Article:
As the Nov. 9 execution date for convicted killer Jack Greene draws near, the Arkansas Parole Board is considering whether to recommend the governor grant him clemency.
Jack Gordon Greene was convicted in 1992 of murdering pastor Sidney Burnett at his home near Clarksville. Greene bound, stabbed, and beat Burnett to death just three days after murdering his own brother, Tommy, in North Carolina.
Since Greene’s conviction, a number of issues surrounding his status on death row have come up. Now, the defense’s argument has shifted to question whether Greene is mentally fit to be executed. As psychiatrist George Woods said in a video submitted to the board, years spent in isolation in prison have exacerbated his condition.
“Certainly Jack’s social history reflects someone that has a lifelong problem with issues of trauma et cetera. But the delusions that we see now, the psychosis that we see, appeared to have started in approximately 2003,” Woods said. “When I saw him again today, September 14, he again had dried blood on his face, on the left side of his face. So he really presented as a very psychotic, very mentally ill, disturbed man.”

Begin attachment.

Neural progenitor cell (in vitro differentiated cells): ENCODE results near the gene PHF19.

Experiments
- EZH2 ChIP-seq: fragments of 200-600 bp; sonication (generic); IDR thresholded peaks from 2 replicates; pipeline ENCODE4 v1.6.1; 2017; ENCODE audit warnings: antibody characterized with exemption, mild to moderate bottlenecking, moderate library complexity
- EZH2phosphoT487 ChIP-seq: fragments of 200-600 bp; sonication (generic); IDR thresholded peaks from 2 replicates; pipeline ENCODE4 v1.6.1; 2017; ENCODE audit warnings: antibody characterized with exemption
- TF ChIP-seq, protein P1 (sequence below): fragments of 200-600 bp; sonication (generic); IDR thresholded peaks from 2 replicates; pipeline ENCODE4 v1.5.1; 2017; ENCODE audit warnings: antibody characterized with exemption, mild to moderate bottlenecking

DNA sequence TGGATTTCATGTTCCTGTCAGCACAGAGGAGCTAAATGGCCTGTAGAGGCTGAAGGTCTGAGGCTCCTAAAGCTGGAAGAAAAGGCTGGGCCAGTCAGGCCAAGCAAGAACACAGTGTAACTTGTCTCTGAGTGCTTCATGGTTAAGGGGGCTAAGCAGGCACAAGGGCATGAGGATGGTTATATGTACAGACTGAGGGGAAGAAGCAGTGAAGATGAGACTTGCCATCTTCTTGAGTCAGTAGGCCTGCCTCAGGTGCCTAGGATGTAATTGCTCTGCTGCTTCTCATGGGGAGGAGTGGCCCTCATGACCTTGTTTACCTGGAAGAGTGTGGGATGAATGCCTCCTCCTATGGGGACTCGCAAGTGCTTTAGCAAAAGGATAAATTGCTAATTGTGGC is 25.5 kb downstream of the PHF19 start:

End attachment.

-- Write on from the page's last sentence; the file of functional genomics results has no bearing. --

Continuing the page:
In the video, friends and former lawyers argue Greene was traumatized at an early age from his parents’ suicides as well as abuse he suffered at a reform school. However, in a hearing Wednesday afternoon before the parole board, the family of Greene’s victim said clemency shouldn’t be granted. Linda Miller traveled from Michigan to make the case for her father’s killer to be executed.
“I’m 69 years old, my dad was 69 years old. I hope to have 10, 20, or 30 more years to celebrate the graduations of my grandchildren,” Miller said. “I want to go to their weddings someday. I want to hold their babies someday. I want to be a part of my children and grandchildren’s lives. I want to celebrate what was stolen from my dad.”
Miller likened her father’s murder to the mass shooting in Las Vegas that claimed 59 lives.
"I feel their pain. I know that they are asking the same question that I have asked over and over and over, and I still ask. Why? Why? Why? There’s no good, sound reason for it,” Miller said. “What kind of a human being can be this mean?”
The director of the Department of Correction has the sole discretion to determine a death row inmate’s mental competency in Arkansas. Greene’s attorneys say this violates U.S. Supreme Court rulings granting fair hearings to inmates whose mental status is questionable.
The parole board has 72 hours from the time of the hearing to deliberate on whether to recommend Gov. Asa Hutchinson grant Greene clemency.